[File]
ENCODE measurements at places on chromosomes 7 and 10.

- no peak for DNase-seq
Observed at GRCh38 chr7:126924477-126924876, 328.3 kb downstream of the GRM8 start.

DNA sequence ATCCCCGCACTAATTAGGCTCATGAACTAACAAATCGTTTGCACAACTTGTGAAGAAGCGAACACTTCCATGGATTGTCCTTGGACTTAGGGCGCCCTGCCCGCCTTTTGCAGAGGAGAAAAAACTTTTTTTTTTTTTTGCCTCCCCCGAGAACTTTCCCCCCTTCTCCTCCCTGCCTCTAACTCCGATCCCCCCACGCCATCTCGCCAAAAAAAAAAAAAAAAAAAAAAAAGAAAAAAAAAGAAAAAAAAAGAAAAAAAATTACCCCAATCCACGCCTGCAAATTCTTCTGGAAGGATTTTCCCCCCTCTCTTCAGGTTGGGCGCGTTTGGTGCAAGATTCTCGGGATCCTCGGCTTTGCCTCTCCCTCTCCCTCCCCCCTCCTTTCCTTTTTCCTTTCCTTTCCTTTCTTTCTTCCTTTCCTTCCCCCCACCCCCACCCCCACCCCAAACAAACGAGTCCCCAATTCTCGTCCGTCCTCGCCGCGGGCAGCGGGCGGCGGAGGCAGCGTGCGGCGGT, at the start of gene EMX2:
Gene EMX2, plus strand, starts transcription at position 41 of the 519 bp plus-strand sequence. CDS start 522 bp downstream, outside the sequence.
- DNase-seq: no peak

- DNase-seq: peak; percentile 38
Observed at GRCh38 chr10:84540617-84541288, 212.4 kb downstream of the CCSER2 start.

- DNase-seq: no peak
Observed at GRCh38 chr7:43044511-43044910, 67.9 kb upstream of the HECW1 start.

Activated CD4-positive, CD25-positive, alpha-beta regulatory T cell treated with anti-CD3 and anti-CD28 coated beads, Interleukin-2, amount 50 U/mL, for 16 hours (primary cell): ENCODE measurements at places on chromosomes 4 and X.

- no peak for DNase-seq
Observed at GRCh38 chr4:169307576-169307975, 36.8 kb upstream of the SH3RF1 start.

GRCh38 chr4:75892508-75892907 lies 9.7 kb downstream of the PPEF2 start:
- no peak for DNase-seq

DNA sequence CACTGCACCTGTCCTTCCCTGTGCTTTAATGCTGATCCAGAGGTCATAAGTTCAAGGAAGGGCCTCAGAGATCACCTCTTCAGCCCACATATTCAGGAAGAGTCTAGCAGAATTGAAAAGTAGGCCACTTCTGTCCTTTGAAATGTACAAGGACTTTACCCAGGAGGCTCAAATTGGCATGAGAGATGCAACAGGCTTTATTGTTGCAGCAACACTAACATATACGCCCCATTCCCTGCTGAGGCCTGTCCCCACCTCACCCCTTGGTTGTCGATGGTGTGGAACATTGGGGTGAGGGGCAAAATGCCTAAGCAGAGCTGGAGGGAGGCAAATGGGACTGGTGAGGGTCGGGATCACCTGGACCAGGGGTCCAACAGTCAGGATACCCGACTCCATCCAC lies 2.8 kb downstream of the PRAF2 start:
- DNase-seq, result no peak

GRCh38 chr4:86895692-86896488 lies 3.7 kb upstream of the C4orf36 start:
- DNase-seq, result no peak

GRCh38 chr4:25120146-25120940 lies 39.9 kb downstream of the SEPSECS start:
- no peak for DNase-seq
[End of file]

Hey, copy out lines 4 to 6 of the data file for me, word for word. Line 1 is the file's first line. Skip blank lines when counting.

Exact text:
DNA sequence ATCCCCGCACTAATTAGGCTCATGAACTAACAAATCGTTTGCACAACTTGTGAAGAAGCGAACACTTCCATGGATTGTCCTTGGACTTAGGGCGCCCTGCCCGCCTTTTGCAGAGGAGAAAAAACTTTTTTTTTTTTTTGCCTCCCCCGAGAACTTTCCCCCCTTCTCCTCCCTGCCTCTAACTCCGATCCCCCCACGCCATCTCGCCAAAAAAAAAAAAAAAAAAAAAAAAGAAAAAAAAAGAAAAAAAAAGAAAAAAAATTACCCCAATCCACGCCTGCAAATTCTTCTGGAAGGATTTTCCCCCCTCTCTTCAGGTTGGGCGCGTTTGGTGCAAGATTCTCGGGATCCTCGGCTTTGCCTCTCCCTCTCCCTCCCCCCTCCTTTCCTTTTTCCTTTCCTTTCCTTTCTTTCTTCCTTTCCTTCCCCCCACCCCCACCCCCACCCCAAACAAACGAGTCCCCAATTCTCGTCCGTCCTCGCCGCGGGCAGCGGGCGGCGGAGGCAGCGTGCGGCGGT, at the start of gene EMX2:
Gene EMX2, plus strand, starts transcription at position 41 of the 519 bp plus-strand sequence. CDS start 522 bp downstream, outside the sequence.
- DNase-seq: no peak